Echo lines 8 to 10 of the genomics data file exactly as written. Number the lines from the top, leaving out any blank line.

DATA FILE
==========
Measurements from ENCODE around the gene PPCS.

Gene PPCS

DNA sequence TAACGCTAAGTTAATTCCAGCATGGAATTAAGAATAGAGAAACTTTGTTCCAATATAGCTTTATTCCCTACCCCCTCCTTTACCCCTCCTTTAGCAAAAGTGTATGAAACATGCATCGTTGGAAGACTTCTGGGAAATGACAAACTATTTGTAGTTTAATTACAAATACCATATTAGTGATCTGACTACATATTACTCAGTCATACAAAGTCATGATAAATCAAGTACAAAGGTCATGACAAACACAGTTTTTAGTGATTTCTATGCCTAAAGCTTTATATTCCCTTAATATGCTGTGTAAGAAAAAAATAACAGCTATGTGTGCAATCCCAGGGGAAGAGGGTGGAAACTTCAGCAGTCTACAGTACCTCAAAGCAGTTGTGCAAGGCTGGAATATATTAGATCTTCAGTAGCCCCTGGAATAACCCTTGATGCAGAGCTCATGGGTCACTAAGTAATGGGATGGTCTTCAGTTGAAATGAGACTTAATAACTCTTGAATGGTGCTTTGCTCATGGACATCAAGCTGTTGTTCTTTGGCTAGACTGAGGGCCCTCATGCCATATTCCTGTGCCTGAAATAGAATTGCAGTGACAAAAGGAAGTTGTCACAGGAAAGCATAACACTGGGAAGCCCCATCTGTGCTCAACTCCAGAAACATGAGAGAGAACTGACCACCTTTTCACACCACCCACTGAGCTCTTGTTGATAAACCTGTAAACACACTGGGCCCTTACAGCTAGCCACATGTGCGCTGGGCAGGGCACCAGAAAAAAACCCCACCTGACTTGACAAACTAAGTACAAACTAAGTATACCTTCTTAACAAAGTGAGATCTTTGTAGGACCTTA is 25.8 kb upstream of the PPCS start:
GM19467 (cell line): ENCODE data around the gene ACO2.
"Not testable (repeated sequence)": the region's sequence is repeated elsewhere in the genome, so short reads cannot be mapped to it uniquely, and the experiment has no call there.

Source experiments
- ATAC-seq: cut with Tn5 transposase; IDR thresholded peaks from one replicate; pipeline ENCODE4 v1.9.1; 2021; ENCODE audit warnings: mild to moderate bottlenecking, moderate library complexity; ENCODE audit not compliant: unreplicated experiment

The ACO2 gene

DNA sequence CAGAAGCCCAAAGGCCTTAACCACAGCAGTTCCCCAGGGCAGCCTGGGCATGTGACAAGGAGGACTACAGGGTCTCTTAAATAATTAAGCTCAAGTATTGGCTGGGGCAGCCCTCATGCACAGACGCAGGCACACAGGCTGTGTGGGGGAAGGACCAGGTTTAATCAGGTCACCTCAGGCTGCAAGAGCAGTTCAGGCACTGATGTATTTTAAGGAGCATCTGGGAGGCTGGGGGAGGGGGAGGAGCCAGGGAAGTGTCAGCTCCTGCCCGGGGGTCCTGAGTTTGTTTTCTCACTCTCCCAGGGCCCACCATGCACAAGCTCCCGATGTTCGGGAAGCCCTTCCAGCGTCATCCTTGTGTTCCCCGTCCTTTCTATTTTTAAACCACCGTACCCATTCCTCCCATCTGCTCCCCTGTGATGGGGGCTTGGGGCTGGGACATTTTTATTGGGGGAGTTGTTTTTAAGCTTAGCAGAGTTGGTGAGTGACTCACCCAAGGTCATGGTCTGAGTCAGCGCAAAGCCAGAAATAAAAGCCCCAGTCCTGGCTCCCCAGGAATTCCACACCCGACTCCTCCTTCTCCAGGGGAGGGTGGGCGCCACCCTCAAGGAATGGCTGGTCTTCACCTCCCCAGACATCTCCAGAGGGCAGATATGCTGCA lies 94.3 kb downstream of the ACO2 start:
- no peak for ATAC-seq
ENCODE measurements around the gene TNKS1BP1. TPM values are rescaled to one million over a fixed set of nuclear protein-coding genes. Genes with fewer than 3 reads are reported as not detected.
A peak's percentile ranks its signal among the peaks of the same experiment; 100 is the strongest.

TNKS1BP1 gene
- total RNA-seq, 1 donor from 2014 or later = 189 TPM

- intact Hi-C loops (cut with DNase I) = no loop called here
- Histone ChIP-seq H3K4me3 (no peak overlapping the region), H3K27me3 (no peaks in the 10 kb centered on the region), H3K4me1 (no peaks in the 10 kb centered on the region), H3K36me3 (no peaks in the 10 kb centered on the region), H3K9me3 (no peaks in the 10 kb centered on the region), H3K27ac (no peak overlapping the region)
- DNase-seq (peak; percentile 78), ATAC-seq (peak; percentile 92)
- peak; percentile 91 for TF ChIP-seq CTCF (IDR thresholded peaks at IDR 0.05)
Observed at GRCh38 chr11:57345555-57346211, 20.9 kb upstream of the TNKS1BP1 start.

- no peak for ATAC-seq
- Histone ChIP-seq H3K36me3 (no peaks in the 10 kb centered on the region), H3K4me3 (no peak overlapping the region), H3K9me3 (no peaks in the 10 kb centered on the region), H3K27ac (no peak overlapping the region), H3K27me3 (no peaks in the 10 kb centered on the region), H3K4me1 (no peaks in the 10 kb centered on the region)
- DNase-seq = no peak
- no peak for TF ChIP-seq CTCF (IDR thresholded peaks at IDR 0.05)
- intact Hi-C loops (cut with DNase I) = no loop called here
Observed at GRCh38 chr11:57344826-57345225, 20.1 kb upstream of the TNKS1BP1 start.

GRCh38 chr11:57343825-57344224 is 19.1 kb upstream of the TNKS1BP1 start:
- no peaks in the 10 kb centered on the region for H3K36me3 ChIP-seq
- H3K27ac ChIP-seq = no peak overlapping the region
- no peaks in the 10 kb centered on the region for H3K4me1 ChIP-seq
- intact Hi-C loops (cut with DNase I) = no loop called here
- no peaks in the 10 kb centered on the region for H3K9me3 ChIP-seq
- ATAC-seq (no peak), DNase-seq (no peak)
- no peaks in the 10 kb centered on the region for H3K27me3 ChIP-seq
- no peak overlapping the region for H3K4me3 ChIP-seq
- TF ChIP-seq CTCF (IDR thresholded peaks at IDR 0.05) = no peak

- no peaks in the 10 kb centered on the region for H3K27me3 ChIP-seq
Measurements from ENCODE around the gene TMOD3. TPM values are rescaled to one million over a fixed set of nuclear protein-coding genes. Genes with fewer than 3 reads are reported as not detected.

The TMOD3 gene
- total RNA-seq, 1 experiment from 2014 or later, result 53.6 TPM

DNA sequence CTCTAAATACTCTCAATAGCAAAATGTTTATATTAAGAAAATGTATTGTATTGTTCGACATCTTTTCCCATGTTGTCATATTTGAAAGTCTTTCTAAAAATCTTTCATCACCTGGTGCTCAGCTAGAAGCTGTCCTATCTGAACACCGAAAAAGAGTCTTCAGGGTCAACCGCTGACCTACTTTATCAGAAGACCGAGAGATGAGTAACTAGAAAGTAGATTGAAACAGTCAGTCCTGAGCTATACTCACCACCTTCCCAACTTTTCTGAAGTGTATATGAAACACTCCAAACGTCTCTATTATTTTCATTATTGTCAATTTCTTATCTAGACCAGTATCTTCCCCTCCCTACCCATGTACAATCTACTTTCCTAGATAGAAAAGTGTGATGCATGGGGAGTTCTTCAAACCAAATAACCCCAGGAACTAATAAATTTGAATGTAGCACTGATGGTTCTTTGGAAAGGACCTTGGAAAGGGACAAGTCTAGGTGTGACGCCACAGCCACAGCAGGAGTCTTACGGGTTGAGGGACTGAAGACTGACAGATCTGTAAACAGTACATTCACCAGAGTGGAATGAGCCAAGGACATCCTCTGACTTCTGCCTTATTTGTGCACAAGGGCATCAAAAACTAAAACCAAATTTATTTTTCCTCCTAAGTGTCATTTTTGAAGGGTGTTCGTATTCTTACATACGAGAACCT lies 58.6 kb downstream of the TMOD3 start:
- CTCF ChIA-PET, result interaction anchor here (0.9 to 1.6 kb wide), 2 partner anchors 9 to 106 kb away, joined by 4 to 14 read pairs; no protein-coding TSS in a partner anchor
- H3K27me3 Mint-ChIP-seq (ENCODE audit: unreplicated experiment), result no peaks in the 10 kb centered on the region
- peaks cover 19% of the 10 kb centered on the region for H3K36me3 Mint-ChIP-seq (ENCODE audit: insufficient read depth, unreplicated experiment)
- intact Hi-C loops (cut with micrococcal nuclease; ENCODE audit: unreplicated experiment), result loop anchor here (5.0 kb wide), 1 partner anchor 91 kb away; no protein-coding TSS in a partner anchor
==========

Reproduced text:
The ACO2 gene

DNA sequence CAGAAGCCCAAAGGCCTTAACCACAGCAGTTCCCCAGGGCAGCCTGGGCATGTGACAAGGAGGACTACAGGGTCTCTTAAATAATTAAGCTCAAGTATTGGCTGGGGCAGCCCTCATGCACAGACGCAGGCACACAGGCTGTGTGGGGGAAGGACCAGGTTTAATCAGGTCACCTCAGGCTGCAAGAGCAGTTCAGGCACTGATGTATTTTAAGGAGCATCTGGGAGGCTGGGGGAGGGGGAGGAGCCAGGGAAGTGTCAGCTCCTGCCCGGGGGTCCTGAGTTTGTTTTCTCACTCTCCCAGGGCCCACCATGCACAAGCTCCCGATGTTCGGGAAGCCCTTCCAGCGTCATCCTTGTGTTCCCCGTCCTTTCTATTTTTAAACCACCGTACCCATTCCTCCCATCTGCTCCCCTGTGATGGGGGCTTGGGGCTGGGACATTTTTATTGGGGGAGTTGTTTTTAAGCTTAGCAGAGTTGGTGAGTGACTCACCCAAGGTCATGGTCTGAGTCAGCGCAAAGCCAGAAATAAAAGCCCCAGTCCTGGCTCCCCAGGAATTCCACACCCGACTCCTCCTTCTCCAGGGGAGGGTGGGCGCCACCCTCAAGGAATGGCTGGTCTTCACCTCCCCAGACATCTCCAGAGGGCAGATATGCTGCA lies 94.3 kb downstream of the ACO2 start:
- no peak for ATAC-seq